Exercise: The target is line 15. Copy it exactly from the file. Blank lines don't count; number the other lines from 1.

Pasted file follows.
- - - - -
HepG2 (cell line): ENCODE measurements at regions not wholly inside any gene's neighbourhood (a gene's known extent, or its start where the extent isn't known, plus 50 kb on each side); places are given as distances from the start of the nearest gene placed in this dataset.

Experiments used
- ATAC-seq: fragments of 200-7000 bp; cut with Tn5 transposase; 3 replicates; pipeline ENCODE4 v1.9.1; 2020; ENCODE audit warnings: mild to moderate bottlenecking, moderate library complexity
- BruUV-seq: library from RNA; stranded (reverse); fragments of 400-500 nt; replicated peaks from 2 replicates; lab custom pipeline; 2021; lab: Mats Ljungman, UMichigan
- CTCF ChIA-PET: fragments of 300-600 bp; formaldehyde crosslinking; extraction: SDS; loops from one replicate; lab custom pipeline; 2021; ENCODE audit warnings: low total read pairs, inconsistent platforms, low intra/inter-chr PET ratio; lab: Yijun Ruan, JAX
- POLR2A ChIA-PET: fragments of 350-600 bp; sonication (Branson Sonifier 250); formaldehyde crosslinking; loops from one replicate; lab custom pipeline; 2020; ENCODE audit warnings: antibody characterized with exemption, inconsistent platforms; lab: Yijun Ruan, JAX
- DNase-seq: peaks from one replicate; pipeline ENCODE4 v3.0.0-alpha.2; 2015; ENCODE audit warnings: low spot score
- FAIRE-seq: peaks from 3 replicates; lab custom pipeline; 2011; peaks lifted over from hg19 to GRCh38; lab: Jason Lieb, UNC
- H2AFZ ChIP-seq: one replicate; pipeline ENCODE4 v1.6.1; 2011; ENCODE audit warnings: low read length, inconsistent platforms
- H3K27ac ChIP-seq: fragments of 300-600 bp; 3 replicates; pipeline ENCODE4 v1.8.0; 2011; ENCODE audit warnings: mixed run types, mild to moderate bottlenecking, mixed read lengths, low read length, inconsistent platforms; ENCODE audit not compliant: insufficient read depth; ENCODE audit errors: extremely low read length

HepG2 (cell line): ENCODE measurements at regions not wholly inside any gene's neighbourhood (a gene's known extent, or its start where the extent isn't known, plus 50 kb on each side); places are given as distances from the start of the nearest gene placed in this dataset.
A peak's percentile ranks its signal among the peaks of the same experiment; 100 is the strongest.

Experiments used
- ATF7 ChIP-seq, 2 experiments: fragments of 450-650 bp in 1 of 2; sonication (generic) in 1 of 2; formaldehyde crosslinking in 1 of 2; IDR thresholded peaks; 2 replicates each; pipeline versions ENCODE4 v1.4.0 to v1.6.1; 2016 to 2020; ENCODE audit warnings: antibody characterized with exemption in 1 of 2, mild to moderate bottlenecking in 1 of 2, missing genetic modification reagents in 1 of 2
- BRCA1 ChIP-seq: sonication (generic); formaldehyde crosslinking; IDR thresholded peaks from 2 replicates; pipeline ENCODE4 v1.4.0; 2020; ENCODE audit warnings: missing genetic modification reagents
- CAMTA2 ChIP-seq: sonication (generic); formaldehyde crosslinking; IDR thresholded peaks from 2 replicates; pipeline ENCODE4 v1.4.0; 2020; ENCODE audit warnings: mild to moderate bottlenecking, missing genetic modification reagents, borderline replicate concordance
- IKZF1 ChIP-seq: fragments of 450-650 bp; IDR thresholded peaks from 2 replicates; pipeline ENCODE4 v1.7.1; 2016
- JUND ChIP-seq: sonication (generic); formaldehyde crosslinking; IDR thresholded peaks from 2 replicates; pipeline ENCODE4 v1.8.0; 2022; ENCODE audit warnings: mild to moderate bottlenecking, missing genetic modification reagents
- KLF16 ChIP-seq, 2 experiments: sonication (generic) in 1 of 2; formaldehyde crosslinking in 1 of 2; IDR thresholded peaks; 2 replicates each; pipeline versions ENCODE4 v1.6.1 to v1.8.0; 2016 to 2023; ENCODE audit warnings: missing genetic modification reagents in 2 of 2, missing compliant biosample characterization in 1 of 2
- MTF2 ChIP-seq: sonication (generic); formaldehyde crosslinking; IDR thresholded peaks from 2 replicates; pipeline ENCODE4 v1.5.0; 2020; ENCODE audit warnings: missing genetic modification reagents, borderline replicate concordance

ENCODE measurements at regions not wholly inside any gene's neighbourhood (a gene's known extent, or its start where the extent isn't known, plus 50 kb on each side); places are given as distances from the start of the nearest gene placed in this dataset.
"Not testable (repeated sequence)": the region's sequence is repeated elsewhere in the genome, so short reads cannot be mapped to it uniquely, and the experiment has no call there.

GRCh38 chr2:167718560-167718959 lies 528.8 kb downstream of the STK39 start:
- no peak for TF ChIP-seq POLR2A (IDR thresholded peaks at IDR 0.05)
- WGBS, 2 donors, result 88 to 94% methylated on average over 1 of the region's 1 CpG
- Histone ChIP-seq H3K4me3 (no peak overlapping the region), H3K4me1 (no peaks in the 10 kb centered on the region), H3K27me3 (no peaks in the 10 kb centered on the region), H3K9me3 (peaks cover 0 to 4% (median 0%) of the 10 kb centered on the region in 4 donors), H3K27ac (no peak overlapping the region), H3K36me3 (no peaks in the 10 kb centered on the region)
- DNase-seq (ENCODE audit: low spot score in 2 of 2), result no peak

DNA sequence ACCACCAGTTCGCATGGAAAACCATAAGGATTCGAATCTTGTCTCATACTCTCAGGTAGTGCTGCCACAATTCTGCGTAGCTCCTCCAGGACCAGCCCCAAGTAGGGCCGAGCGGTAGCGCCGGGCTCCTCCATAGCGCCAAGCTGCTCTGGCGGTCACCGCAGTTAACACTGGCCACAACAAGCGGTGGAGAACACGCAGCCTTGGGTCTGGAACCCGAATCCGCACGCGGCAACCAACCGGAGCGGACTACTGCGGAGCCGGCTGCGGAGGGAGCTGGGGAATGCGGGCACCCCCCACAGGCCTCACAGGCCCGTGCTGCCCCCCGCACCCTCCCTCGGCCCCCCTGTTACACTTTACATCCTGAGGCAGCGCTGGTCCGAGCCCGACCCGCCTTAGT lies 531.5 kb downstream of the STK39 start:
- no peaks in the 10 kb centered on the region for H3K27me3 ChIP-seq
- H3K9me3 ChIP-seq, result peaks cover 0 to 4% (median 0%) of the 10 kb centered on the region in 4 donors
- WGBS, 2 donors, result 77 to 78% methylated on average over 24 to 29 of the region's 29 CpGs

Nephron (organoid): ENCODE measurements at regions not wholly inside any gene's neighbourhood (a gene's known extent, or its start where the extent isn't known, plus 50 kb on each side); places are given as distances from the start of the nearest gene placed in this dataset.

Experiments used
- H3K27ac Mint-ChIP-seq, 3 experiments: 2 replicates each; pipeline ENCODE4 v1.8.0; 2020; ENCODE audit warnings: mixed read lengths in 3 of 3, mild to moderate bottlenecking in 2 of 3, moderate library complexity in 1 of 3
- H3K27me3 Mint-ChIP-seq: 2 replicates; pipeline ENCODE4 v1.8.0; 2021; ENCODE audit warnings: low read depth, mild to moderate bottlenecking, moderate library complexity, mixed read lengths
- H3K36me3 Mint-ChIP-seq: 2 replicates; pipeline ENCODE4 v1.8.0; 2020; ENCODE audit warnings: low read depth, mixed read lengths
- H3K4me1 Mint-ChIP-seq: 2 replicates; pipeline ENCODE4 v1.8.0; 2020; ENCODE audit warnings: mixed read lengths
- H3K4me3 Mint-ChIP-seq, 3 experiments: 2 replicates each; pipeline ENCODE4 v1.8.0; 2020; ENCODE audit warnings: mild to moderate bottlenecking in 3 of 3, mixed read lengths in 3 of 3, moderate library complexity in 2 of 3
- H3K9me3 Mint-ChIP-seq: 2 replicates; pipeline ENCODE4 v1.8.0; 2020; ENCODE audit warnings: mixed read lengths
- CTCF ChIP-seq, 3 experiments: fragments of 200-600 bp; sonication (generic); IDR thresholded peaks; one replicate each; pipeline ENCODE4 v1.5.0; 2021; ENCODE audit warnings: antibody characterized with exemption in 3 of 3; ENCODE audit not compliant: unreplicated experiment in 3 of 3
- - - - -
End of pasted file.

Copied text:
- BRCA1 ChIP-seq: sonication (generic); formaldehyde crosslinking; IDR thresholded peaks from 2 replicates; pipeline ENCODE4 v1.4.0; 2020; ENCODE audit warnings: missing genetic modification reagents